My Frustrations with the Indian Culture

-By Dhruv Atreja, Batch of 2023


Battleground: Shaadi (arranged, inevitably)    

“I don’t know who you are, I don’t know what you want but if you have grey hair, I will find you and I will (have to) touch your feet”

-Taken Remastered


The faces start to amalgamate more with each step, seeming to be an unflagging barrage upon my introverted self. The battlefield has a cold malevolent air to it. I walk through the excessively flamboyant setup (which is basically always red-golden-white), avoiding eye-contact, thinking this would ward off unnecessary small talk. As you can see, I’m more of a dreamer than a realist.


I pass by a flock of snipers (plump middle-aged housewives), judging each individual within their radius.


I see their faces of disgust for the below-average student, and their holier-than-thou scorn for the struggling entrepreneur. They declare the palest girl to be the prettiest (of course). I see them ignorantly praising the ‘IITian’, who they think is going to land a 1 crore package for sure. He’s pursuing Civil Engineering at IIT Jammu; I try telling them that I had a much better rank but I chose NSUT.  “Never heard of it”, they say pityingly.


The survival skills I have learned over the years come in handy. While talking about my college, I casually drop the term sex-ratio. While this is a harmless weapon for most, dropping the S-bomb, in whatever context, always proves effective in these battalions. The aunties get uncomfortable and change the topic. I seize my chance and run for cover, only to enter a minefield.


The fog has rolled in, throwing me into despair, and shadowy figures seem to be moving closer. The air is hazy, a red mist– as if made of blood– meeting the sinful dark sky. Oh! The fog machine! I realise that I have wandered dangerously close to the dance stage. At any moment, a drunk uncle can reach for me and force me to dance – which is one of the most underrated human rights violation in my opinion. And there I go, trying to suppress all the cringe alarms going off in my brain which is counting down the seconds till it’s socially acceptable to leave, moving my body in the most awkward way possible, making a buffoon of myself in the process. I wonder if they dance so that other people feel obliged to dance in their children’s marriage. I wonder if this is a loop or a recursion.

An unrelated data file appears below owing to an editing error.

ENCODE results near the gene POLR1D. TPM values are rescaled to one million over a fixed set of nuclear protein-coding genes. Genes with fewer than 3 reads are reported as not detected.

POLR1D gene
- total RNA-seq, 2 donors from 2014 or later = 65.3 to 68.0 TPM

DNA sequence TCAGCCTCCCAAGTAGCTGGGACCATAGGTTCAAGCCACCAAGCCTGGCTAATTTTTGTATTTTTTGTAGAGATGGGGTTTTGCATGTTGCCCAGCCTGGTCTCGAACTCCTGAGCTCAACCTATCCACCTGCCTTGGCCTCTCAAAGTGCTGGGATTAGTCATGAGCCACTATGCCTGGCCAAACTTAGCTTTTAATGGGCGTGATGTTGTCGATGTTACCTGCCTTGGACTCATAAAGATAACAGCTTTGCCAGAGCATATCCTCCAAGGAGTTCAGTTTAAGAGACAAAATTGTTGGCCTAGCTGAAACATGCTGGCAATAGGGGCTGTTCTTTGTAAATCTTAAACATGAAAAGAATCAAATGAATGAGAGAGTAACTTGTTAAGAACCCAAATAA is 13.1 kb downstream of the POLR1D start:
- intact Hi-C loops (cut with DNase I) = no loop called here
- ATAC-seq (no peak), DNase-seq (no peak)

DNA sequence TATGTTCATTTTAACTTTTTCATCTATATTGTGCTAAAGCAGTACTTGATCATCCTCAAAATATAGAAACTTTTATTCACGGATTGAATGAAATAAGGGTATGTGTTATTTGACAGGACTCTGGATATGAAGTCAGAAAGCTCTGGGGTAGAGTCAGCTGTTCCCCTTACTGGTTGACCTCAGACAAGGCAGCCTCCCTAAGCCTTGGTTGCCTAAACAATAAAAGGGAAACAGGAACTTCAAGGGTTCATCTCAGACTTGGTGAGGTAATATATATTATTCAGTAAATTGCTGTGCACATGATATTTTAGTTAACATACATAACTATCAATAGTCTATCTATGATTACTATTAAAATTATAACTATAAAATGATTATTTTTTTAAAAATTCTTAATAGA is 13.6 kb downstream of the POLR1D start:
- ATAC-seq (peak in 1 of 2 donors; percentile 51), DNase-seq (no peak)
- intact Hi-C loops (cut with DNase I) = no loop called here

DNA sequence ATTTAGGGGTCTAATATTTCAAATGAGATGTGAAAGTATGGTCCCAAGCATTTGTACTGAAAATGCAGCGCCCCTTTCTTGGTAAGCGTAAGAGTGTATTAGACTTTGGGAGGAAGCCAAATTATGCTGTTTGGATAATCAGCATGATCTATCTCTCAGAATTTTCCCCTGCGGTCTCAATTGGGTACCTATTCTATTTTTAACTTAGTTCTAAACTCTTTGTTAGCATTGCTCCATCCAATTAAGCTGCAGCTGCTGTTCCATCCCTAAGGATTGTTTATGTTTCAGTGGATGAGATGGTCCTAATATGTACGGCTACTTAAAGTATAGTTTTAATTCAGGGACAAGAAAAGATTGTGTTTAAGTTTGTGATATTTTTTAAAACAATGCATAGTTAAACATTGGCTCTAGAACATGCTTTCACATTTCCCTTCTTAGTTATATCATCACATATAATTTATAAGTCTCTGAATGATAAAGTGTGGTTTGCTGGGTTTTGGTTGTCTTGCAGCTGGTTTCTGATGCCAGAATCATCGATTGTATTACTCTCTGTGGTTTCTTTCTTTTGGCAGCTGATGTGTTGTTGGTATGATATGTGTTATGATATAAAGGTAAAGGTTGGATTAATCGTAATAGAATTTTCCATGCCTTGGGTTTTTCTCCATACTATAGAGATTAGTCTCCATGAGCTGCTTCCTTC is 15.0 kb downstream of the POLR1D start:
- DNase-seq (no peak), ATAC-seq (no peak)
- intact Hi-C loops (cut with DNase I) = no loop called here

Literally any festival


“Festivals may come and festivals may go, but irrational formalities go on forever”, I think as we receive yet another box of son-papdi/gujia/burfi. All the extroverts of my colony have gathered to make one giant chaotic blob of protoplasm.


“The entropy of the universe is constantly increasing” – yeah I kid you not, Clausius.


The uncles are chugging their drinks like there’s no tomorrow and the womenfolk are obviously making and serving snacks. Child labour law, why is that even a thing? Chintu places a plate of conventional snacks at the table. It’s raining forwards on WhatsApp. I still don’t know who actually cares about what’s written in those. It’s read like the midsection of a long answer in an examination.


Amidst the mad swarm of humanity called Delhi traffic, I see a helmet-less middle-aged man precariously carrying a box of lights and crackers on his two-wheeler, almost about to bump into my cab. I realize I’m rushing to go somewhere I don’t want to be. Hell, it would still be tolerable if I was allowed to exile to a room and be on my own.


But I’m asked to participate more since all introverts are obviously poltroons. No, I don’t like Holi, and saying “Bura na mano” won’t change that.


If I have to wake up to Amitabh Bachchan singing ‘Rang Barse’ one more Holi, I will… do nothing. But it doesn’t change the fact that it is a tradition that has been done to death. I admit ‘Do me a favour let’s play Holi’ is hardly a better alternative, but I would kind of like it…. no, I’d be eternally obliged rather, if you did not blare that song on your max-bass loudspeakers early in the morning. But of course, noise pollution is a myth, just like air pollution, water pollution and any such balderdash.


But would it really be a festival if people didn’t take too much liberty in its name? It turns out, Holi is a day to vent all the ill-will against someone you have had problems with. Go throw water balloons at some women to eve tease them, and it won’t be seen as an act of molestation, because of ‘Bura na mano Holi hai!


At the time of Diwali, I think Lakshmi is even worse affected than me. Not only does she have an endless list of houses to visit in a single night, but she also needs to look out for possible thefts that may result in a sudden decline in her fan following. The demands her followers put forth range from LCD TVs to things nobody can provide them with.


The girls are busy clicking pictures with the rangolis/Holi aftermath of their faces, with a formal license to participate in the let’s-see-who-dresses-better-this-time contest. The guys are busy either blowing things up, throwing water balloons at them or covering them with grease.

Henceforth I end my rant; some unannounced guests have come to make me conform to the exasperating “Atithi Devo Bhava”, the Joker’s words ringing in my ears: “Put on a happy face”. But at least now you know “how I got these scars”: SANSCARS!